|A much asked question in rambling circles. In response, here's a potted history of the
Vanguards Rambling Club.
Between Autumn 1964 and Spring 1965, a group of high-spirited young people got
to know each other by meeting regularly on the Sunday Ramblers' Excursions on
what was then British Rail's Southern Region. On 18th April 1965,
returning from the popular excursion to Axminster and Seaton in Devon (return
fare £1.30! - £1/6s/0d), there was not enough room to sit comfortably together
so they occupied the guard's van. The bonhomie produced in these unlikely
surroundings, aided by a bottle of Drambuie that appeared from someone's
rucksack, led to the formation of a rambling club called, naturally, the
Informality was the formula for the friendly spirit of the club: there was no
rush to elect officials or committee and it still flourishes in its original
form, without constitution or officials. There isn't even a membership fee as
such, although an optional subscription is paid by most members to cover
production and distribution of the monthly Vanguard News which contains
information of forthcoming events and other news.
The antics of the early years, inspired by well remembered visits to otherwise quiet
country pubs, earned the club some notoriety among other ramblers. Imagine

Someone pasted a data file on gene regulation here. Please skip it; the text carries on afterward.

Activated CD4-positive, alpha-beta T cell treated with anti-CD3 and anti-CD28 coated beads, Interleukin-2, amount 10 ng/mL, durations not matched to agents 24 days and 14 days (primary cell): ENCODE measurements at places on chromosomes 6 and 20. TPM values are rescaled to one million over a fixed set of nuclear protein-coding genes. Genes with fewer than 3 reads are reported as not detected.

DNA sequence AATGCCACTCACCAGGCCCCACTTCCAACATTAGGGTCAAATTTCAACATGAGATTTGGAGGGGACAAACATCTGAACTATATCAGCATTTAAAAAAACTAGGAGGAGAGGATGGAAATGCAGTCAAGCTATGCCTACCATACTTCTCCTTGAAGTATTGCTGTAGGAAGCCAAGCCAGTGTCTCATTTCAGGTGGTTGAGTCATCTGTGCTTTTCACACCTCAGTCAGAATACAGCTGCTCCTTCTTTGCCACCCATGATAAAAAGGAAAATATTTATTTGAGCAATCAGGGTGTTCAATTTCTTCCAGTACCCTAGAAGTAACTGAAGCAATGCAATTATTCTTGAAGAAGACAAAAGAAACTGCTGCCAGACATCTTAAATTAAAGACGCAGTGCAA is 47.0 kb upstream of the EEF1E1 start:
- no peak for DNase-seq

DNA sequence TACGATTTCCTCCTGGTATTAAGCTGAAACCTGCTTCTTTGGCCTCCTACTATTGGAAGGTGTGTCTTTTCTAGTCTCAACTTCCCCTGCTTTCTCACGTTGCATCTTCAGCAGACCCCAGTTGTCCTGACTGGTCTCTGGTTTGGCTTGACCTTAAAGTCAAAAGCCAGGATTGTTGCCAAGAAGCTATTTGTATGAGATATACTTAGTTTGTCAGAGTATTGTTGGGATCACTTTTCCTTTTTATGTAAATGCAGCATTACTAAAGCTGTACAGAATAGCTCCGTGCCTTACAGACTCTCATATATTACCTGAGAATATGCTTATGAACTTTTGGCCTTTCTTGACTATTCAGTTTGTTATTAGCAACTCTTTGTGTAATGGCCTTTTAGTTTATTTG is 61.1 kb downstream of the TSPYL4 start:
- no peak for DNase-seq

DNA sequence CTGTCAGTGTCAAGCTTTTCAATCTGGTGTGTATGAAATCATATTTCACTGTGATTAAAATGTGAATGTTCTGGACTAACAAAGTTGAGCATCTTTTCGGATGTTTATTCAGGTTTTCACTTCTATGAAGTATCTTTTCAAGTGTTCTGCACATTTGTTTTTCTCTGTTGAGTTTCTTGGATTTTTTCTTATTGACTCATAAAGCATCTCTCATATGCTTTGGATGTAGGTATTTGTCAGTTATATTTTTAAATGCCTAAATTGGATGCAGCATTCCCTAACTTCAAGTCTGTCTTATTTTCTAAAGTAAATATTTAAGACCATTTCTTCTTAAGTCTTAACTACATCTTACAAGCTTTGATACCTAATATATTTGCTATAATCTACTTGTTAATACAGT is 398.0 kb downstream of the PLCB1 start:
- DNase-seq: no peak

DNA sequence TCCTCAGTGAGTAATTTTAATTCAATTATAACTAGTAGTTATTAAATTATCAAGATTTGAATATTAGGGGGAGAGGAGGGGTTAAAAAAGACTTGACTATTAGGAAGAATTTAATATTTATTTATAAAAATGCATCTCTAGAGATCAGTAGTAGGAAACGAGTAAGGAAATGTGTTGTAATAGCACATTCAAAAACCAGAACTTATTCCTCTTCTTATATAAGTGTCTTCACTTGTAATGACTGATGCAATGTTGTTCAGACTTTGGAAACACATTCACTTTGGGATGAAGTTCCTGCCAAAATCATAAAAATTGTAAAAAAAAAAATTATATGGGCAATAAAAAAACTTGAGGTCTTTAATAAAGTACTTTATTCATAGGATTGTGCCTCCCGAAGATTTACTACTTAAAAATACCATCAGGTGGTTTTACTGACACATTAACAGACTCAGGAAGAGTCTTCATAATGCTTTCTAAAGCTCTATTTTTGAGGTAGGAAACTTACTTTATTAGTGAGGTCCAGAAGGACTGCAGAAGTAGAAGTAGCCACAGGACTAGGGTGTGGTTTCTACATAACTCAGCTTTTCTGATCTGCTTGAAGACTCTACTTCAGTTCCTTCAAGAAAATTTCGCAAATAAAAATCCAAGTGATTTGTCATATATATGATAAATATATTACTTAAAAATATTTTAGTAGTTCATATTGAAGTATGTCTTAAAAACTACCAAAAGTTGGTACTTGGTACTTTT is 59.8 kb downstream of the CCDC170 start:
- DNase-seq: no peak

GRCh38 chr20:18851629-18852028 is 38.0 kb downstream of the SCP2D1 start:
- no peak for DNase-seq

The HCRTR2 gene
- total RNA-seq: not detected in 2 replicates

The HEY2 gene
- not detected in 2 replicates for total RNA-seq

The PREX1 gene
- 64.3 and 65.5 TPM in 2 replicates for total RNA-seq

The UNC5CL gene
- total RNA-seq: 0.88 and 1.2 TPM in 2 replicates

their horror when some unruly Vanguards were entrusted with acting as leaders
and rearguards of conducted parties which managed somehow to combine lengthy
walks and long lunchtime pub stops, both at a furious pace!
The Vanguards have mellowed over the years, but are still very active. Some have
become involved with such organisations as the British Walking Federation, Long
Distance Walkers Association, The Ramblers and Youth Hostels
Association, participating in committees, editing newsletters and organising
walking events. Two even managed to turn walking into paid occupations!
The Club holds a respected position in the world of challenge walking, holding the
record for the highest number of successful completions of the well known annual
Ridgeway Walk event (40 miles in one day along the North Wessex Downs).
Inevitably, the presence of both genders led to a substantial number of
marriages, and the passage of time has seen a second and even third generation
appear. In 2005, the club celebrated its 40th anniversary with a
busy programme of special events.